Where were demonstrations when unions traded away workers' penalties?
The irony of today’s union penalty rates protests is that they are not ending with a mass demonstration outside their own offices, according to the Chamber of Commerce and Industry Queensland (CCIQ).
CCIQ says it is the union movement that has done more to harm workers’ pay packets on a Sunday than the Fair Work Commission decision to bring a balance to Sunday penalty rates.
Australia’s three largest employers are Coles, Woolworths, and McDonalds. They all operate under Enterprise Bargaining Agreements (EBA) that allow them to pay less in wages on a Sunday than any small business.
Enterprise bargaining is a legislated process of negotiation that occurs between the employer, employees and the relevant union to create an enterprise agreement.
Under union-negotiated agreements, Coles, Woolworths and McDonalds pay less penalties to a casual worker on a Sunday than a small business does.
For example, a 21-year-old casual worker at McDonalds will make about $25 an hour on Sunday, whereas those employed by independent small businesses are paid $34 an hour under the current award rates.
Those working in an IGA are paid about 22 per cent more than those working at Woolworths on a Sunday. Under the proposed changes, the rate for small independents is still 7 per cent higher than those secured under Woolworths’ EBA.
A CCIQ spokesman said deals done by unions are responsible for workers at Coles, Woolworths, and McDonalds being paid significantly less than the award wage on a Sunday.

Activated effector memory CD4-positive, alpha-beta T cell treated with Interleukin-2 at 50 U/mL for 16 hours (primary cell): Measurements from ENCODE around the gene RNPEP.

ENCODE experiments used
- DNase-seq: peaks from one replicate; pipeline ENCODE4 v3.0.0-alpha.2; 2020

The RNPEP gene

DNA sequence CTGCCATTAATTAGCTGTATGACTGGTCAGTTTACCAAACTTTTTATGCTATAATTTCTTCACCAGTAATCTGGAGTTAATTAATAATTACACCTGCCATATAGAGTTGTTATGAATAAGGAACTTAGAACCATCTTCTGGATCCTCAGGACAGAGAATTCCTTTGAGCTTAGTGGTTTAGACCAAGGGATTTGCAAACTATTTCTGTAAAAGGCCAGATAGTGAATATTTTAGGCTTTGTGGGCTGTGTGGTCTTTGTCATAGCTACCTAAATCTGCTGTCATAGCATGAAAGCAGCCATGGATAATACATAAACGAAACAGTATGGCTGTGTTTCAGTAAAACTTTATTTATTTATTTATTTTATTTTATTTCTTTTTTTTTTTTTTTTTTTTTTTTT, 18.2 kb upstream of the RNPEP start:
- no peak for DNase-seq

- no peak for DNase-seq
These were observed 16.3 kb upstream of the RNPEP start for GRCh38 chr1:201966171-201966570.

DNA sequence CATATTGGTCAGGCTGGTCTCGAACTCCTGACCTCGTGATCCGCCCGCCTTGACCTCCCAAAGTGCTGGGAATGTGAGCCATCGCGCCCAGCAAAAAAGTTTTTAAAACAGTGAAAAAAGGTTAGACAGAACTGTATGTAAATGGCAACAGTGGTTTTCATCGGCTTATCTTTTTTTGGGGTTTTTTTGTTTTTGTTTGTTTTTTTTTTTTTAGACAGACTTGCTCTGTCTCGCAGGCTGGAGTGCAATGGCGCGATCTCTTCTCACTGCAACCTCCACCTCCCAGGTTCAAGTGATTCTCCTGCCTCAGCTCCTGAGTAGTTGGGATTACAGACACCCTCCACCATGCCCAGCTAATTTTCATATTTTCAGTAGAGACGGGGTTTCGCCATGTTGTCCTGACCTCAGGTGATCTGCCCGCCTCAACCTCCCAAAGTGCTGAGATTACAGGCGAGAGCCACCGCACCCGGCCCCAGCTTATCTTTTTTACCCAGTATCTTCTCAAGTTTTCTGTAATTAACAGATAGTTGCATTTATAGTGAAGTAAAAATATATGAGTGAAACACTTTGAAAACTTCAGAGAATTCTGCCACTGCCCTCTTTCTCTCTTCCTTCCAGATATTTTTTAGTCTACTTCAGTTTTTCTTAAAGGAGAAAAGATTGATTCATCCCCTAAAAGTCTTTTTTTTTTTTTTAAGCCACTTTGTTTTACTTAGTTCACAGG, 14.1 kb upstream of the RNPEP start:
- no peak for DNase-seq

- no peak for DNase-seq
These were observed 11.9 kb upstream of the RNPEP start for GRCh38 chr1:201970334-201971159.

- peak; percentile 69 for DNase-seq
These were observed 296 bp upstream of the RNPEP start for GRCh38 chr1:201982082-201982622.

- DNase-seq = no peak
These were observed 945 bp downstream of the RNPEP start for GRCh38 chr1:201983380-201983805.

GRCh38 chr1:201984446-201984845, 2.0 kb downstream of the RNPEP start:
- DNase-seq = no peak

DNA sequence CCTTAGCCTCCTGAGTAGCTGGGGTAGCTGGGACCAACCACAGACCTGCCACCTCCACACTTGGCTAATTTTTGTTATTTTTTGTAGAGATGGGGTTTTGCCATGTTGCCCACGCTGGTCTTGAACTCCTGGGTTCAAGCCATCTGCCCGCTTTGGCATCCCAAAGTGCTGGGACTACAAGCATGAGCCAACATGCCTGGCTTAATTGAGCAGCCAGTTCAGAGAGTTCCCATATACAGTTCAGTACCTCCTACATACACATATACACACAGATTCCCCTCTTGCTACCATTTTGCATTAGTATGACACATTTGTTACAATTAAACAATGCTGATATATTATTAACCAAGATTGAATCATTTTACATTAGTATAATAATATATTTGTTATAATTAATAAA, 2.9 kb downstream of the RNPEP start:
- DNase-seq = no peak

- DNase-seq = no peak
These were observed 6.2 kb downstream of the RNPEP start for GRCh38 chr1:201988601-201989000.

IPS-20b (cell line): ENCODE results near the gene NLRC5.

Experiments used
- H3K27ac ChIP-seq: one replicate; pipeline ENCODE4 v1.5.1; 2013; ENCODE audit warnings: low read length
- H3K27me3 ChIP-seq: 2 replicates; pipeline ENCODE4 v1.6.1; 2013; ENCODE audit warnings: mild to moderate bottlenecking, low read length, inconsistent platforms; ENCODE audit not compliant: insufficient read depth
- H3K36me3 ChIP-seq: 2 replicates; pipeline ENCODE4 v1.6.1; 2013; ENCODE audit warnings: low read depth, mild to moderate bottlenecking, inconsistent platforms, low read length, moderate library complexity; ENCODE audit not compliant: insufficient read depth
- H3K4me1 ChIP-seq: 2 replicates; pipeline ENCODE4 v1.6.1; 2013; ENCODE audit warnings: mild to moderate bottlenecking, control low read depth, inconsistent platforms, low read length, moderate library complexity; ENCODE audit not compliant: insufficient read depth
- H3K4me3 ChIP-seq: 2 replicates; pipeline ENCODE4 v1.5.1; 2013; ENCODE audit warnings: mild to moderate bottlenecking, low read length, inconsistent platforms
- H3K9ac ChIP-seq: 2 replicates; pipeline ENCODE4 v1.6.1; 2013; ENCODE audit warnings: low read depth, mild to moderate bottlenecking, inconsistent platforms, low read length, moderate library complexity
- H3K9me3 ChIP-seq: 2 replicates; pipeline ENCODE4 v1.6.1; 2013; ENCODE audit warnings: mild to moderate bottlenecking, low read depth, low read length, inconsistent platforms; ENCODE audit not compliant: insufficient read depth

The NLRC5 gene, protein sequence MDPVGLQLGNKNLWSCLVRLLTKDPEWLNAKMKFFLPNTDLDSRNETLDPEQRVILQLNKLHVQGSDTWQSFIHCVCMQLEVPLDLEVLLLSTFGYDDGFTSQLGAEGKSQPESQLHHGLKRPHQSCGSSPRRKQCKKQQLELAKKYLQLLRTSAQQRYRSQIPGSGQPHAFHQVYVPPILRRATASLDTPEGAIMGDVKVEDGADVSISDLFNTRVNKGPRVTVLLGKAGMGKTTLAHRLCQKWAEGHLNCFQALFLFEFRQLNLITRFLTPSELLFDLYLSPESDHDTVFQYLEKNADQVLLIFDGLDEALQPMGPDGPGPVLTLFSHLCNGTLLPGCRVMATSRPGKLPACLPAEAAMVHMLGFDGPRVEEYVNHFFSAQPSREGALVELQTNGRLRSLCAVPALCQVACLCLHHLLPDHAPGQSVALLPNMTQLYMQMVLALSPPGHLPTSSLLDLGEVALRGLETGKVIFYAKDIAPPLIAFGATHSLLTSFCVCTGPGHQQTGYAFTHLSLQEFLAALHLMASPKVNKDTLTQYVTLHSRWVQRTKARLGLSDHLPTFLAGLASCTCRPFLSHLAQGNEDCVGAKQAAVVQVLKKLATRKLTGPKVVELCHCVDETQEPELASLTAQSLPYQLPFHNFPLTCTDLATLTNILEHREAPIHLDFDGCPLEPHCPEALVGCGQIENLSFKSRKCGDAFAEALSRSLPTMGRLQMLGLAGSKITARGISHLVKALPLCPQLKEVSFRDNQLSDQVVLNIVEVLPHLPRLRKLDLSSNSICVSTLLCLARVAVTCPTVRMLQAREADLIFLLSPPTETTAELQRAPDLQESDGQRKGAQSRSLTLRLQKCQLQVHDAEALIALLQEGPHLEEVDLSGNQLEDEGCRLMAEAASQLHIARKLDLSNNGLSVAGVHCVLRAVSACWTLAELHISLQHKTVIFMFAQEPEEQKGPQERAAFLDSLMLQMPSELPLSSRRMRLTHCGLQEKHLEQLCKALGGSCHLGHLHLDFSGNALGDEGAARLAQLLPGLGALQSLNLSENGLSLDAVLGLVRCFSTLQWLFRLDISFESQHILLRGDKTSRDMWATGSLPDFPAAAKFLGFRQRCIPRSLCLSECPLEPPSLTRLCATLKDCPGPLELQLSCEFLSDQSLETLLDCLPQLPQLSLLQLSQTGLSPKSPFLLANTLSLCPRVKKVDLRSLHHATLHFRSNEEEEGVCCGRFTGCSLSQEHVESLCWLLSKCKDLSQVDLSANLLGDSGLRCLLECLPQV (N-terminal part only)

“Small businesses on the other hand are required to pay the award wage on Sundays for their employees,” he said.
“The recent commission decision on penalty rates impacts most of the small business community of Queensland.
“The penalties were not abolished and small businesses did not want them abolished. But they do want balance – a balance between a fair wage for their workers and being able to open their doors and compete.
“The proposed penalty rates are sensible and balanced with what is commercially viable for small businesses to open on Sundays in the hospitality, retail, and fast food sectors.”
The CCIQ spokesman said small business continued to be the lifeblood of the economy with the 410,000 SMEs across the state employing more than a million people.
“They pay penalties at the award rate. They employ young people and they employ locals.
“According to CCIQ research, they will offer extra shifts, take on more employees and offer extra hours to existing staff – all the while paying a better wage than those negotiated by the unions.
“The unions’ opposition to the commission determination is absurd. These protests serve only to highlight that they are in fact the ones who slashed penalty rates by supporting the big end of town.
“You would assume unions would be up in arms about the nation’s biggest employers paying less than the award rate on a Sunday.
“If unions want to pretend they are campaigning for penalty rates, the first call they should make is to their own big backer, the "shoppies" union.
“Then they should order them to stop cutting sweetheart deals with big business, while small business continues to suffer.
“Where were the self-declared ‘defenders of workers’ rights’ when these agreements were being negotiated?
“Well, they we’re cosying up at the negotiating table and cutting a deal that eroded workers’ pay on a Sunday.”